The very first time you blew into the whistle, the chances are that you discovered for yourself that the instrument is capable of 2 notes, each an octave apart, for every hole. The difference between them is a slight increase/decrease in breath pressure. Practice going up and down the whistle, playing first the low tone, then slightly increase the breath and get the higher tone, for each hole on the whistle. In time you will be able to ‘think’ the note you want and your lungs/diaphragm will miraculously deliver the one looked for. It’s a case of knowing your own instrument, as they all behave slightly differently. Don’t forget to breathe!


I think a Slow Air will be easier on the nerves to begin with. Success feeds success, and proudly playing a reasonably obscure air to your mates, and having their well deserved praise heaped upon you, will be assured!
Reason 1 – they will think your bum notes were part of the emotion of the tune, and,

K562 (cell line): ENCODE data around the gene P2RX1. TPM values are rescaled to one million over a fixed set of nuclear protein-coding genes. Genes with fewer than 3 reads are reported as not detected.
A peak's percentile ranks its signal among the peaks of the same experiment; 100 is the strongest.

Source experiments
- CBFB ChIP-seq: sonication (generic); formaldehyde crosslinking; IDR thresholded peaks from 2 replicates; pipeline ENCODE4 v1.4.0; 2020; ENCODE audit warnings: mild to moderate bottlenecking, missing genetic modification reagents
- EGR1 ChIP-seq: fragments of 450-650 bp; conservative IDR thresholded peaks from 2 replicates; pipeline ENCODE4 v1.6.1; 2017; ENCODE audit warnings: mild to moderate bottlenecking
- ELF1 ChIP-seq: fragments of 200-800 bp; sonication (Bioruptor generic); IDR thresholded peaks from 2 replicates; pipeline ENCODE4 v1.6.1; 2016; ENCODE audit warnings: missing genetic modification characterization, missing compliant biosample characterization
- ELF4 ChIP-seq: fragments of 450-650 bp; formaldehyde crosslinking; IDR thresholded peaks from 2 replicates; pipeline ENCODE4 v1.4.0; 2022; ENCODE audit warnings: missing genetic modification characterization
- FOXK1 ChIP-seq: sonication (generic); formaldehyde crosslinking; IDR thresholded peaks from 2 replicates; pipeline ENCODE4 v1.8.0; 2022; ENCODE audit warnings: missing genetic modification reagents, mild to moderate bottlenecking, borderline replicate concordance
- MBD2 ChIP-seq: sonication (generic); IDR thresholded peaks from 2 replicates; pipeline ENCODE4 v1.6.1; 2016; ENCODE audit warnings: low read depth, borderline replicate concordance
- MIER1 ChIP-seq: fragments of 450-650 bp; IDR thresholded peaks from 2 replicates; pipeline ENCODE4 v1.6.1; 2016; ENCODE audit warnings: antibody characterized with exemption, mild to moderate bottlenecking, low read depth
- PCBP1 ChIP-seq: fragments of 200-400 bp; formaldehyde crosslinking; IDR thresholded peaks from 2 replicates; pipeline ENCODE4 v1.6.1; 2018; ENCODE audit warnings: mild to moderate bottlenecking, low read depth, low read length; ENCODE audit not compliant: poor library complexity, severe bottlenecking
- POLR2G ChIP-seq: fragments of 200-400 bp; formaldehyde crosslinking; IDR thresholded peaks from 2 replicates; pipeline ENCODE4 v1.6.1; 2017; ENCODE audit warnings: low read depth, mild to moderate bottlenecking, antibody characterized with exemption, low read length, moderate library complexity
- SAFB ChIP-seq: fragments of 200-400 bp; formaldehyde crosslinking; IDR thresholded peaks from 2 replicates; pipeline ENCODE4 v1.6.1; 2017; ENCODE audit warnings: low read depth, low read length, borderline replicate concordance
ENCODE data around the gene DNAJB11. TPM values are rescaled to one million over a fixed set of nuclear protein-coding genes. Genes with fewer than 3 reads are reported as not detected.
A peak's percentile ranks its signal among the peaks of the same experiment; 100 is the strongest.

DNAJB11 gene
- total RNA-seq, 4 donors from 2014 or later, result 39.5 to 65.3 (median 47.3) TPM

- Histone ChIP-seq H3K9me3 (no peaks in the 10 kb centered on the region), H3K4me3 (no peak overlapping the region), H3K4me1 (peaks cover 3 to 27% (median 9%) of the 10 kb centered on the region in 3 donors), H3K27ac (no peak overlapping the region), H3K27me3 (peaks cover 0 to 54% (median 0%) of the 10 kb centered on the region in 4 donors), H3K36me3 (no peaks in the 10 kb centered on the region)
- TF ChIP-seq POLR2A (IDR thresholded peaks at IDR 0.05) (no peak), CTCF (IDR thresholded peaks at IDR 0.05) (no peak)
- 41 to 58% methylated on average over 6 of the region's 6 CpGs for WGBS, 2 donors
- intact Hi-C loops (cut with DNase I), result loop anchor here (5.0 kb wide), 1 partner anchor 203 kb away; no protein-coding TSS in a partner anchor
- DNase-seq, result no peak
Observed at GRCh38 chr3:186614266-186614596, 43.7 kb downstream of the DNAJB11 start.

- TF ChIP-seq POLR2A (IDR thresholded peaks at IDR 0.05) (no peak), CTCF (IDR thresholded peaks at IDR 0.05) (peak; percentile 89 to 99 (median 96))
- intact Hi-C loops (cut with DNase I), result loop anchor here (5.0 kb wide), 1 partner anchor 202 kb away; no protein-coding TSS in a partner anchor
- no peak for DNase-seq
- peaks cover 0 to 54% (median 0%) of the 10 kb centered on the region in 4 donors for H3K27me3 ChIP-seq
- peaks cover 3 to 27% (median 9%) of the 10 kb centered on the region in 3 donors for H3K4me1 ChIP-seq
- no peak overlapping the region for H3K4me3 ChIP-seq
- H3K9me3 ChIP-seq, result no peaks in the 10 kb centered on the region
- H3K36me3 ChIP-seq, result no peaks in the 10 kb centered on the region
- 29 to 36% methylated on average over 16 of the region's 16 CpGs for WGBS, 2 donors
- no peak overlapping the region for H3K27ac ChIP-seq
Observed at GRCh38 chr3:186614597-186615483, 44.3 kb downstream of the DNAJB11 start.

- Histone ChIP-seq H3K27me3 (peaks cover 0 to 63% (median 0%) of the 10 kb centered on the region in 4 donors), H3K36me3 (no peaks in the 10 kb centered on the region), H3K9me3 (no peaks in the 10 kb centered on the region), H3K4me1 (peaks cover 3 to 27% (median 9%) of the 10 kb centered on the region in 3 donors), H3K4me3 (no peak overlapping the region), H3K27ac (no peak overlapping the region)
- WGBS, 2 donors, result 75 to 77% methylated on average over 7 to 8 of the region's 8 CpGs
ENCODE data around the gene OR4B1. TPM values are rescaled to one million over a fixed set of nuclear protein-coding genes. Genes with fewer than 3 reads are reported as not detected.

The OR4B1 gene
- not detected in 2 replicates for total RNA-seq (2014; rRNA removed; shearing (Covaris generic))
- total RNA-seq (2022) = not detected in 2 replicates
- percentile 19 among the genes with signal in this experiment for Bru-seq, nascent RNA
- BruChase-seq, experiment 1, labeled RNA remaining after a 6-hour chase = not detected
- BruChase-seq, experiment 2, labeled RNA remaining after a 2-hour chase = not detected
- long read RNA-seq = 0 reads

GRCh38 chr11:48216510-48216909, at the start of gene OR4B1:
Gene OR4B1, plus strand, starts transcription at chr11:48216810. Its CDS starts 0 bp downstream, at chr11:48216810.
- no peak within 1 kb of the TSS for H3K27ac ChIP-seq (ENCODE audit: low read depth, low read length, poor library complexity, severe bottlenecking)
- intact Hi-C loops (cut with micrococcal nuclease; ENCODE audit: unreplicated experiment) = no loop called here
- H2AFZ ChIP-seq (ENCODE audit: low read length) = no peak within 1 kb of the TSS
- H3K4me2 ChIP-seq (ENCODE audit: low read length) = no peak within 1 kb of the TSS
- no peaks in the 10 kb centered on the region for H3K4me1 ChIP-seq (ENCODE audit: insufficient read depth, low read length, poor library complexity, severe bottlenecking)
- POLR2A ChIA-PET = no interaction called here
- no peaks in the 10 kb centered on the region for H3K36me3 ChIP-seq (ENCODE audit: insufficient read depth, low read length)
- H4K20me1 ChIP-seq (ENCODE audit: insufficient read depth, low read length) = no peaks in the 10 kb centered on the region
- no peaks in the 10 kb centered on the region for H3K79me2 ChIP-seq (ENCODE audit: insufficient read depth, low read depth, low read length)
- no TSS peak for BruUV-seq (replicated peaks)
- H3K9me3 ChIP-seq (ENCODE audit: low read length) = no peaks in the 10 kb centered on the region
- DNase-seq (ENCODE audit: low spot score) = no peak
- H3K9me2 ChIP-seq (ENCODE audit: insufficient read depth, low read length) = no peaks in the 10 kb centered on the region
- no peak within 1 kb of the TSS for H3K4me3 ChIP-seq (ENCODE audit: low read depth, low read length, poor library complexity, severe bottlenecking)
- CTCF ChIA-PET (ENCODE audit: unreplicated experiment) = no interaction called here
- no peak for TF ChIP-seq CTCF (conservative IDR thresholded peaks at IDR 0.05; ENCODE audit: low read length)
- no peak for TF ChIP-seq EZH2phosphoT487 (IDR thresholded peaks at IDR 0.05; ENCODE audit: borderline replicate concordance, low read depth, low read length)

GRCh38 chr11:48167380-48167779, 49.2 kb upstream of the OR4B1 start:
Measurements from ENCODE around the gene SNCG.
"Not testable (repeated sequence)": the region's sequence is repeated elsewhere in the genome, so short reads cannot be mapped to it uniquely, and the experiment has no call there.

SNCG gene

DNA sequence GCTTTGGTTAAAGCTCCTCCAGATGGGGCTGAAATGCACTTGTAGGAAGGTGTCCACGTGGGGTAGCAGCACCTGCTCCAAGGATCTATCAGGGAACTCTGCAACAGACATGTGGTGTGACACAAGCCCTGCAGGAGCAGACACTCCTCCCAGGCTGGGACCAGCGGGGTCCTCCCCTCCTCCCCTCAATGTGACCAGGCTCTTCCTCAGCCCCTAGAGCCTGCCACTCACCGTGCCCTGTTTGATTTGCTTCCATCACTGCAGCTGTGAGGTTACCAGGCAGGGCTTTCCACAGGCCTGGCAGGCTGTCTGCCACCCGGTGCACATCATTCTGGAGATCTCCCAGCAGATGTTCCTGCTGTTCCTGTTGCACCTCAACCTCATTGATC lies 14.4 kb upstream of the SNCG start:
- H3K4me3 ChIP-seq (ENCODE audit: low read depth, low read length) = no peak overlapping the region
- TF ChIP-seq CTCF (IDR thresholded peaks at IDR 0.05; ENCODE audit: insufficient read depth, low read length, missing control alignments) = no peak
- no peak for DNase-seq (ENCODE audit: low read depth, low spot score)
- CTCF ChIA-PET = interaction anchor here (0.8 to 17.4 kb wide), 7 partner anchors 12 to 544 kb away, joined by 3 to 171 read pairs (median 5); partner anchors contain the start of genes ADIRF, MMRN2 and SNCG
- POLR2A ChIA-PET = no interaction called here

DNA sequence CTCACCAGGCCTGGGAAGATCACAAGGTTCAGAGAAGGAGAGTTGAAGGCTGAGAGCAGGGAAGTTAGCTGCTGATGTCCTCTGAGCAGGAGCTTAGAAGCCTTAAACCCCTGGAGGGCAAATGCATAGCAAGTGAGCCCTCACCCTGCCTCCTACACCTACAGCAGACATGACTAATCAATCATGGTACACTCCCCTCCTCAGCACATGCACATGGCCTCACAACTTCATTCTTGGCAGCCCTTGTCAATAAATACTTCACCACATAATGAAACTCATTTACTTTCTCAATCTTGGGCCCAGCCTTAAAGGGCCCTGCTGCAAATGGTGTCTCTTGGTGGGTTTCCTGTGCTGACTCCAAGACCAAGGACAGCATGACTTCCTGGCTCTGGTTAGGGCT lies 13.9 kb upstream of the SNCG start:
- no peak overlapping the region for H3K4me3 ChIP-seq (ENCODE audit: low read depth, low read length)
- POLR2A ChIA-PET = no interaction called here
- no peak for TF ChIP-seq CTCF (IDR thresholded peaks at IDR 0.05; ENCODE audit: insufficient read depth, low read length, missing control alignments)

Reason 2 – they probably won’t know it so can’t contradict you!
Siobhan ni Duibhir is such an air, and a very beautiful, yet simple one. Have a go at it!



Right, so you’ve had a couple of hesitant goes at playing an air.
If you were not happy with the results, I believe I can offer an explanation. My theory is that, after hearing a tune a couple of times, the brain can very well remember how to get from one note to the next. However, your fingers now take on a saboteur’s role and deliberately send the tune to hell! Why? Because the happy day when your fingers nimbly flick up and down in something like the right order hasn’t arrived yet. Why should they? They are probably being held in an unusual attitude, over tightly, being asked to perform a trick they never tried before. What cures it? Yes…you guessed it, regular practice! Whilst on the subject of speed (were we?), a common fault with many students, me included, is to equate good playing with fast playing. This can be true, of course, but it is best to avoid the temptation to let rip, at least to begin with. Fast playing can often be an illusion of confident fingering and good ORNAMENTATION which is the next thing we need to look at.

Tutorial 2: Ornamentation